That early experience, in hindsight, was critical in my development as an analyst and portfolio manager. It informs my decisions about markets and provides the discipline to always “be fearful when others are greedy and greedy when others are fearful”, as Warren Buffet has famously offered. Against that backdrop, I’ll talk about the outlook for the market and how that informs the way forward.
Consumer Confidence Will Take a Big Hit
We should anticipate very shortly a pretty substantial drop in consumer confidence. [The Conference Board Consumer Confidence Index will be released on March 31. In February, it increased slightly.] I don’t care how good the labor market has been. People are naturally going to fear the worst, given the extreme measures governments are taking. They’ll focus on the latest bad news and ignore areas of progress.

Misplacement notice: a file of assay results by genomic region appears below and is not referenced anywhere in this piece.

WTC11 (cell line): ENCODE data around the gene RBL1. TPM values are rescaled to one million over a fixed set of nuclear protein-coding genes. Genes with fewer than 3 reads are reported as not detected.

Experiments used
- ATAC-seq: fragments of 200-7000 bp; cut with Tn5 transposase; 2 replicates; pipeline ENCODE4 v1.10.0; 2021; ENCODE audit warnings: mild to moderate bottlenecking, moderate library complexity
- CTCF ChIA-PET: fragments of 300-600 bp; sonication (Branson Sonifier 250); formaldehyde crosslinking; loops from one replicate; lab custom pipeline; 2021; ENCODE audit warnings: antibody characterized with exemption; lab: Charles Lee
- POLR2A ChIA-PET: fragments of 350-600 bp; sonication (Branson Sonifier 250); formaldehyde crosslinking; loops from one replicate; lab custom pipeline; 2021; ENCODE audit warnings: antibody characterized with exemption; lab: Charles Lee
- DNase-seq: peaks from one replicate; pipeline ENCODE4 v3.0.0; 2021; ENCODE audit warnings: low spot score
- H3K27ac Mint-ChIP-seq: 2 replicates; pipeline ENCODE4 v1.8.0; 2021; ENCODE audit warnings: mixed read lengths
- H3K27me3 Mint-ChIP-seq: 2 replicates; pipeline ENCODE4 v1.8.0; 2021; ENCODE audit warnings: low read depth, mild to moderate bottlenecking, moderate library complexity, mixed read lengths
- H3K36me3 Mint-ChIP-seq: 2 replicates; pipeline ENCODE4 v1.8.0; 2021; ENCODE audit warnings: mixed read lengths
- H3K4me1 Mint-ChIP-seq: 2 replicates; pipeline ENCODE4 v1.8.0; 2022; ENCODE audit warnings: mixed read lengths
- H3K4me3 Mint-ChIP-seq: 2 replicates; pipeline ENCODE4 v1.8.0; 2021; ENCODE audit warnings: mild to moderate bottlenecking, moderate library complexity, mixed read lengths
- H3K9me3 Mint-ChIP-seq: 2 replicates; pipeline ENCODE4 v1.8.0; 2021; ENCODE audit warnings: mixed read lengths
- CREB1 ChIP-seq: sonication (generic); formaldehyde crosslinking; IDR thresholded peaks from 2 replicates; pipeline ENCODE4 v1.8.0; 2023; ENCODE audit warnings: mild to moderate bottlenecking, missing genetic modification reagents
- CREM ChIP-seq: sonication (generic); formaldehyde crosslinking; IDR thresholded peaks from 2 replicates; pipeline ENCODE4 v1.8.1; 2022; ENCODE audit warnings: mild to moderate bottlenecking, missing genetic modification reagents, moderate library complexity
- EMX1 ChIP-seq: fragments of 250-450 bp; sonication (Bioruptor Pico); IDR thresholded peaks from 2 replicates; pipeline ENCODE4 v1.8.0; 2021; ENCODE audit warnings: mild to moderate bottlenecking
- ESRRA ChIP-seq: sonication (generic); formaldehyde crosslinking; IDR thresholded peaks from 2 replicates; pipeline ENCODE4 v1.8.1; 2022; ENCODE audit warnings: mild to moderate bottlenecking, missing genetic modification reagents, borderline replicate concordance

The problem is the pandemic of fear is spreading much faster than the actual virus. China had 80,796 cases as of yesterday, with a population of 1.4 billion. South Korea had 7,869 cases, with a population of 51 million. They’re making progress, apparently, in China and South Korea in containing the virus, and even in the epicenter of Hubei province they’re talking about slowly resuming transportation. I don’t know what purpose it serves when German Chancellor Angela Merkel scares the living daylights out of people by warning that 70% of Germany’s population could contract coronavirus. It didn’t even spread to 70% of the Chinese. In fact, it has spread to just 0.005% of the Chinese population. It’s not what we should expect from the leader of a G-7 nation. People aren’t focusing on the fact that 80% who get infected are likely to suffer only mild symptoms, and that may be understated; that the most vulnerable are older people. Italy has everyone spooked. However, Italy is the oldest nation among developed nations, and we know that older people are more susceptible to the virus. We need to be careful as analysts to not extrapolate from the Italian experience as they represent a population that is not representative of our own.